By the Beautiful Sea (musical)

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By the Beautiful Sea
Cover of Original Cast Recording (cropped)
MusicArthur Schwartz
LyricsDorothy Fields
BookHerbert Fields and Dorothy Fields
Productions1954 Broadway

By the Beautiful Sea is a musical with a book by Herbert Fields and Dorothy Fields, lyrics by Dorothy Fields, and music by Arthur Schwartz. Like Schwartz's previous musical, A Tree Grows in Brooklyn, also starring Shirley Booth, the musical is set in Brooklyn just after the start of the 20th century (1907). By the Beautiful Sea played on Broadway in 1954.


By the Beautiful Sea played in pre-Broadway tryouts in New Haven at the Shubert Theatre starting February 15, 1954; in Boston starting February 23; and Philadelphia starting March 16.[1]

The musical opened on Broadway at the Majestic Theatre on April 8, 1954, transferred to the Imperial Theatre on October 2, 1954 and closed on November 27, 1954 after 270 performances. It was produced by Robert Fryer and Lawrence Carr, staged by Marshall Jamison and choreographed by Helen Tamiris. The cast featured Shirley Booth as Lottie Gibson, Wilbur Evans as Dennis Emery, Anne Francine as Flora Busch, Richard France as Mickey Powers, Carol Leigh as Baby Betsy Busch, Mae Barnes as Ruby Monk, and Cameron Prud'Homme as Carl Gibson. The orchestrations were by Robert Russell Bennett, sets and lighting by Jo Mielziner, and costumes by Irene Sharaff.

A staged concert was presented by "Musicals Tonight" in New York City in June–July 1999.[2]


In 1907, Lottie Gibson is a vaudeville performer, who also owns a theatrical boarding house in Coney Island; that is, "by the sea". Her clientele are show people. On one of her vaudeville tours she falls in love with a Shakespearean actor, Dennis Emery. When he is to appear in Brighton, Lottie gets him to stay at her boarding house, where his divorced wife—and stage mother—Flora Busch and daughter "Baby Betsy" (although Baby is 17) are also residents. Baby Betsy is infatuated with Mickey Powers, a singing waiter. Mickey thinks that Baby is really as young as her mother forces her to dress, and so, although he has feelings for her, thinks that she is too young.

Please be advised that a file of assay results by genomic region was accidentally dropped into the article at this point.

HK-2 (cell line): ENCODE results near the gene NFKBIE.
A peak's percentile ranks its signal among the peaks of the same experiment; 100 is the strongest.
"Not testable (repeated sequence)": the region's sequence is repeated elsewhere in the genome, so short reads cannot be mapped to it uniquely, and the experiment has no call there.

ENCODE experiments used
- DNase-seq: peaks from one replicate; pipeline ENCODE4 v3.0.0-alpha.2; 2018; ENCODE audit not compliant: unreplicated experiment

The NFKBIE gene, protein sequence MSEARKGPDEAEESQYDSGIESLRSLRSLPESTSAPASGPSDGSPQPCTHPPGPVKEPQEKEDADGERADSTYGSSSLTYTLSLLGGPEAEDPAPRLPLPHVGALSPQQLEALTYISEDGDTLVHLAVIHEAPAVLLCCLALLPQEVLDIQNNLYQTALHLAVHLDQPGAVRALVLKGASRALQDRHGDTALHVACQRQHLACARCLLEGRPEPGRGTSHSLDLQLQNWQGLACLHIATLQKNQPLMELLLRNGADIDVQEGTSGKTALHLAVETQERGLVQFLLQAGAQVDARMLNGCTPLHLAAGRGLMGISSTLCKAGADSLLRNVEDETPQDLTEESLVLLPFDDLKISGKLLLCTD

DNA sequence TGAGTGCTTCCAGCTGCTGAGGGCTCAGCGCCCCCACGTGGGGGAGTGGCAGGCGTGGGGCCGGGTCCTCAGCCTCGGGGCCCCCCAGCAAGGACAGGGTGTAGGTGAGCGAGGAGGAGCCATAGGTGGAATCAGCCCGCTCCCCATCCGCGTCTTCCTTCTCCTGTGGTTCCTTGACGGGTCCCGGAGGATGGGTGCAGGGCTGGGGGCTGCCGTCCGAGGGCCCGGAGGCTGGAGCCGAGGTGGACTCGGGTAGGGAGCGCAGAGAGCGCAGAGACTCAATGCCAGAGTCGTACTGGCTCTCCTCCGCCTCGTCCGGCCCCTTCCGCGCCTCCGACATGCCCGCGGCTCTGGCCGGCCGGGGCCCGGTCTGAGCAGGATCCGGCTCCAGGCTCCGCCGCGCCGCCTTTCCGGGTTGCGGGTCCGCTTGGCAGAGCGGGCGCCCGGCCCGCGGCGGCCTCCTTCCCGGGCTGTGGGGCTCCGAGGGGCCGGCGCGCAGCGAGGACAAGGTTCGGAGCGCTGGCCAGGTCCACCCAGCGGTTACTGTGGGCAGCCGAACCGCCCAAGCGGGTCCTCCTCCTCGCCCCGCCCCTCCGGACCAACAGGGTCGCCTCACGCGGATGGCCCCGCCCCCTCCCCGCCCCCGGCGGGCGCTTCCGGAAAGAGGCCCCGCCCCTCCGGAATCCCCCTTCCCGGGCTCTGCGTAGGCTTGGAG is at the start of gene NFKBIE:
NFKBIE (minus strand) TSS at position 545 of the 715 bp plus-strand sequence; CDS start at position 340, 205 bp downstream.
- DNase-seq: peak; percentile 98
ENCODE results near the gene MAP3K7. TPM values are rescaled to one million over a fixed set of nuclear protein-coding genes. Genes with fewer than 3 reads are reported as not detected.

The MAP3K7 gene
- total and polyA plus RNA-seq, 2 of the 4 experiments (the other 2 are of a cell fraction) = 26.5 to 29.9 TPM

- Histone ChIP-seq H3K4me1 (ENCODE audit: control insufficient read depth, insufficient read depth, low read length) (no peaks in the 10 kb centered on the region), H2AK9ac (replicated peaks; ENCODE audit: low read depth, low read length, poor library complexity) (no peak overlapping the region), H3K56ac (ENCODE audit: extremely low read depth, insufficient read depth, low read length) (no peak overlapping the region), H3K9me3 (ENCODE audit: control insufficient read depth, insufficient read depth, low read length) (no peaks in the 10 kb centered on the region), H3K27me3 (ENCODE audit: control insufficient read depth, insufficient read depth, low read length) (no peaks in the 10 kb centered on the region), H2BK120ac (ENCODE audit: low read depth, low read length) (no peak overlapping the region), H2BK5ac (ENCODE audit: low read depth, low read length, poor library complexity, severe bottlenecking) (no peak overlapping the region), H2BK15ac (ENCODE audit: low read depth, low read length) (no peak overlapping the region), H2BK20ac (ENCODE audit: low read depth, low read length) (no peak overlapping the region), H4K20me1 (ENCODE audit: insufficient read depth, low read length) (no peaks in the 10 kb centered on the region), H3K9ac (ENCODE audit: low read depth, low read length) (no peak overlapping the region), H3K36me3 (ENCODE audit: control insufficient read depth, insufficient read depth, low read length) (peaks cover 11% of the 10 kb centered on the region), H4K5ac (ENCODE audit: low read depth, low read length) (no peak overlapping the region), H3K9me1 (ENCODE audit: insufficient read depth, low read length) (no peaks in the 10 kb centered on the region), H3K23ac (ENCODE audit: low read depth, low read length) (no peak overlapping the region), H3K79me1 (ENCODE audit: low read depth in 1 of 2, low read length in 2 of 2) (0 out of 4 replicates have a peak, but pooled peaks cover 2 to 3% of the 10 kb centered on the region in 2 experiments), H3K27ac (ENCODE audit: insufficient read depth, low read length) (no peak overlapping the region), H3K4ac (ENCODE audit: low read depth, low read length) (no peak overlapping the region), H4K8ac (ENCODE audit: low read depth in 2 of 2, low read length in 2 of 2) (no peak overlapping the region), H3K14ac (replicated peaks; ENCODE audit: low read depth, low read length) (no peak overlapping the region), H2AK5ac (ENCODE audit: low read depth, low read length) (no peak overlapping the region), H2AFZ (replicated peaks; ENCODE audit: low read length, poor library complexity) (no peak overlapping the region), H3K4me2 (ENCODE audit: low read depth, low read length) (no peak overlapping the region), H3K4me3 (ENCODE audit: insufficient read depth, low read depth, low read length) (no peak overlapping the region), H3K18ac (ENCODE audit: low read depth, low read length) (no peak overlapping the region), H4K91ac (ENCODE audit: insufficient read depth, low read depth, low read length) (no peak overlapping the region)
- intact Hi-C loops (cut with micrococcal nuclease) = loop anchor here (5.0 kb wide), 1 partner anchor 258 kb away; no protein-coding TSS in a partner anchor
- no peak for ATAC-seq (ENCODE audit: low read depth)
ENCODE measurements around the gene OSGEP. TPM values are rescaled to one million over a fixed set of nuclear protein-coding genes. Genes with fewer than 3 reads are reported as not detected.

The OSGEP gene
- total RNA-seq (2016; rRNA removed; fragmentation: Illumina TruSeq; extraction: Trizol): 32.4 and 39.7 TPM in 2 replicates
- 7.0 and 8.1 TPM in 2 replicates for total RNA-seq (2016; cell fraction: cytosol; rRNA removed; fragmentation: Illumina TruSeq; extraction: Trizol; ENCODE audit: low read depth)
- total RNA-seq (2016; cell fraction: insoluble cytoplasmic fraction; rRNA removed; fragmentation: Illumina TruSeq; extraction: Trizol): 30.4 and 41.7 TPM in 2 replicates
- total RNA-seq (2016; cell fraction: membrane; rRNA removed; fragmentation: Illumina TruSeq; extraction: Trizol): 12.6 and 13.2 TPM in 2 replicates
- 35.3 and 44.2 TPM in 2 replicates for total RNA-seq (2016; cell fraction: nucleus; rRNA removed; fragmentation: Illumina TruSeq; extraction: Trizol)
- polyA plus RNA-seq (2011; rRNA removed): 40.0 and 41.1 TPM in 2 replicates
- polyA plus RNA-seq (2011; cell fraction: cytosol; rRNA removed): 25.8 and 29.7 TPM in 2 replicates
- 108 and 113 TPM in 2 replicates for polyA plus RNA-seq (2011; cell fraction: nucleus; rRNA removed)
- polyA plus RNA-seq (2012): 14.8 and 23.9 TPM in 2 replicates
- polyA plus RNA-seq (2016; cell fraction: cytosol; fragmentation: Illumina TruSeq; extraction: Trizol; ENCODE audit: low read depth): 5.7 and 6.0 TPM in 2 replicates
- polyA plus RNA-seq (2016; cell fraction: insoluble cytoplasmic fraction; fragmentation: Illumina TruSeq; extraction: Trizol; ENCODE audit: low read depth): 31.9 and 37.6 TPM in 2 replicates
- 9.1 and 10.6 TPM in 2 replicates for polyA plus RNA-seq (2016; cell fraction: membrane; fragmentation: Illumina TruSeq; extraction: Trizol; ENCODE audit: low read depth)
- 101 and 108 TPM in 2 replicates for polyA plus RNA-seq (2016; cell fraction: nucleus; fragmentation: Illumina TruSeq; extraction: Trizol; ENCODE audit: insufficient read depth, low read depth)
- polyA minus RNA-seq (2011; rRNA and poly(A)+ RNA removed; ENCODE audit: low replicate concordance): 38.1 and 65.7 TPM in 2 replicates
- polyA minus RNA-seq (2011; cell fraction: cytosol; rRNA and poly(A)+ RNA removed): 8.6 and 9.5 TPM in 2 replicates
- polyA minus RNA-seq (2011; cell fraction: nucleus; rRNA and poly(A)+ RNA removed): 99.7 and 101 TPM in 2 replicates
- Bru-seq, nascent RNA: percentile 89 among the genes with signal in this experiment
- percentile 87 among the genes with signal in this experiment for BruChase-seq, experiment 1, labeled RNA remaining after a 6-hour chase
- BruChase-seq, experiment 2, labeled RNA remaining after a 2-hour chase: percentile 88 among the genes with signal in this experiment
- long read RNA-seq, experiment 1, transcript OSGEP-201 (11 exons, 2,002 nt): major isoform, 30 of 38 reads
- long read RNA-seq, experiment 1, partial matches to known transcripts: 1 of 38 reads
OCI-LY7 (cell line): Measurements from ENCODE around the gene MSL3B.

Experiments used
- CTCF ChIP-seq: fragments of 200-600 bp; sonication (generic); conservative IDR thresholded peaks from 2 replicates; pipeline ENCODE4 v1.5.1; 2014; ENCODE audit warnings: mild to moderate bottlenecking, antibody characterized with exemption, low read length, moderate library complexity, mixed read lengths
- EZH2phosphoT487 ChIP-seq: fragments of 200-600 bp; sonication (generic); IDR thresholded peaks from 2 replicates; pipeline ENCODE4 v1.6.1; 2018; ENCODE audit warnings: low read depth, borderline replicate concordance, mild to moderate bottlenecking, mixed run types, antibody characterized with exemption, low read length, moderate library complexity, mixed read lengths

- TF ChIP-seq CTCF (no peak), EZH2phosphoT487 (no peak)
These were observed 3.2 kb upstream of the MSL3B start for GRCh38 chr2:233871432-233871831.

To add to her troubles, Lottie discovers that her father, Carl Gibson, has taken her money to invest in a Midway attraction. Since she wants to lend the money to Dennis, Lottie decides to try to win the prize for making a parachute jump. Although she wins the prize, the money is not enough. But happily, another prize has been awarded to a man who had been shot out of a cannon, who is revealed as her father, and Lottie has all the money for Dennis. Lottie performs her specialty act, "Lottie Gibson Specialty" as an obnoxious child who refuses to share her parents with a baby brother. She ruefully complains about the awful assortment of men who had been in her life ("I’d Rather Wake Up by Myself").

Jealous Baby Betsy tries to break up the romance between her father and Lottie. Lottie declares that she will give up Dennis, not wanting to come between father and daughter. But, she gives Baby Betsy one of her dresses, and Baby turns into a more appropriate teen-ager. Lottie succeeds in winning over the affections of the young lady, and they go off to the midway where they find Mickey and Dennis, with a happy romantic ending.


Critical response[edit]

The critics praised Booth's performance. "Everyone has long since lost his heart to Miss Booth," wrote Brooks Atkinson in The New York Times.[3] Walter Kerr praised her "ease and self-assurance". "She is so radiantly confident that the marquee outside glows brighter for having her in the neighborhood."[4]

In reviewing the 1999 concert, Martin Denton ( commented: "...although it finds none of its illustrious authors at his or her best, it is nevertheless a sturdy and pleasant entertainment."[2]


A cast recording of the original production was released by Capitol Records in 1954.[5]


  1. ^ Suskin, Steven. The Sound of Broadway Music:A Book of Orchaestrators and Orchestrations (2009), Oxford University Press, ISBN 0-19-530947-2, p. 348
  2. ^ a b By The Sea Archived 2009-04-15 at the Wayback Machine, accessed August 10, 2009
  3. ^ Green, Stanley. The World of Musical Comedy (1984), Da Capo Press, ISBN 0-306-80207-4, p. 170
  4. ^ Tucker, David C. Shirley Booth:A Biography and Career Record (2008), McFarland, ISBN 0-7864-3600-X, p. 86
  5. ^ Green Stanley. Encyclopedia of the Musical Theatre (1980), Da Capo Press, ISBN 0-306-80113-2, p. 478

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